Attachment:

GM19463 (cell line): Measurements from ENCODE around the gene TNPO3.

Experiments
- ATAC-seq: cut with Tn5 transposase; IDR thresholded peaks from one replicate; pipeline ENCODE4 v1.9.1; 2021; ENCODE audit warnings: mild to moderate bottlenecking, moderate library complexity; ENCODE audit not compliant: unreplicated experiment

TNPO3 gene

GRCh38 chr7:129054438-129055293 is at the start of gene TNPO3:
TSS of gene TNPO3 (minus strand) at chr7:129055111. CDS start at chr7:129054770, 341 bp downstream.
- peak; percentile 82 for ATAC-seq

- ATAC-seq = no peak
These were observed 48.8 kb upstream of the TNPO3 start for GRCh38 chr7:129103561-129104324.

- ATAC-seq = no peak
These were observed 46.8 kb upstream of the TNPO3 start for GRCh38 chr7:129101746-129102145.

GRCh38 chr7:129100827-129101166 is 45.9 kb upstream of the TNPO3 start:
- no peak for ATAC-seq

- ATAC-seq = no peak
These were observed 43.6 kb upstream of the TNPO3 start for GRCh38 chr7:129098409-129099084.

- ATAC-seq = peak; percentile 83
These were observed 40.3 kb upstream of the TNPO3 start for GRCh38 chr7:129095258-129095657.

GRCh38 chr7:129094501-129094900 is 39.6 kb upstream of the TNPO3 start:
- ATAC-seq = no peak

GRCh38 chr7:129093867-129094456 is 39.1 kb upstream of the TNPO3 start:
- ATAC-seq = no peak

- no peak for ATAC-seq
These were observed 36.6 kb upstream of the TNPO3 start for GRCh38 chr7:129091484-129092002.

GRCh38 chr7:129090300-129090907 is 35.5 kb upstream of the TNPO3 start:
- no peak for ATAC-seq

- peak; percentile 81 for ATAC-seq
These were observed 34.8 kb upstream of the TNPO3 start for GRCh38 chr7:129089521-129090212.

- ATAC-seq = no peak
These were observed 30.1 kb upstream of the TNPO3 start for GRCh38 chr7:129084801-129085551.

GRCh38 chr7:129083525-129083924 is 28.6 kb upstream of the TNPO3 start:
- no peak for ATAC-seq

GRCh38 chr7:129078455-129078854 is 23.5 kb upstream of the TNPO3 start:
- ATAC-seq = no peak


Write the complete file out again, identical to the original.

GM19463 (cell line): Measurements from ENCODE around the gene TNPO3.

Experiments
- ATAC-seq: cut with Tn5 transposase; IDR thresholded peaks from one replicate; pipeline ENCODE4 v1.9.1; 2021; ENCODE audit warnings: mild to moderate bottlenecking, moderate library complexity; ENCODE audit not compliant: unreplicated experiment

TNPO3 gene

GRCh38 chr7:129054438-129055293 is at the start of gene TNPO3:
TSS of gene TNPO3 (minus strand) at chr7:129055111. CDS start at chr7:129054770, 341 bp downstream.
- peak; percentile 82 for ATAC-seq

- ATAC-seq = no peak
These were observed 48.8 kb upstream of the TNPO3 start for GRCh38 chr7:129103561-129104324.

- ATAC-seq = no peak
These were observed 46.8 kb upstream of the TNPO3 start for GRCh38 chr7:129101746-129102145.

GRCh38 chr7:129100827-129101166 is 45.9 kb upstream of the TNPO3 start:
- no peak for ATAC-seq

- ATAC-seq = no peak
These were observed 43.6 kb upstream of the TNPO3 start for GRCh38 chr7:129098409-129099084.

- ATAC-seq = peak; percentile 83
These were observed 40.3 kb upstream of the TNPO3 start for GRCh38 chr7:129095258-129095657.

GRCh38 chr7:129094501-129094900 is 39.6 kb upstream of the TNPO3 start:
- ATAC-seq = no peak

GRCh38 chr7:129093867-129094456 is 39.1 kb upstream of the TNPO3 start:
- ATAC-seq = no peak

- no peak for ATAC-seq
These were observed 36.6 kb upstream of the TNPO3 start for GRCh38 chr7:129091484-129092002.

GRCh38 chr7:129090300-129090907 is 35.5 kb upstream of the TNPO3 start:
- no peak for ATAC-seq

- peak; percentile 81 for ATAC-seq
These were observed 34.8 kb upstream of the TNPO3 start for GRCh38 chr7:129089521-129090212.

- ATAC-seq = no peak
These were observed 30.1 kb upstream of the TNPO3 start for GRCh38 chr7:129084801-129085551.

GRCh38 chr7:129083525-129083924 is 28.6 kb upstream of the TNPO3 start:
- no peak for ATAC-seq

GRCh38 chr7:129078455-129078854 is 23.5 kb upstream of the TNPO3 start:
- ATAC-seq = no peak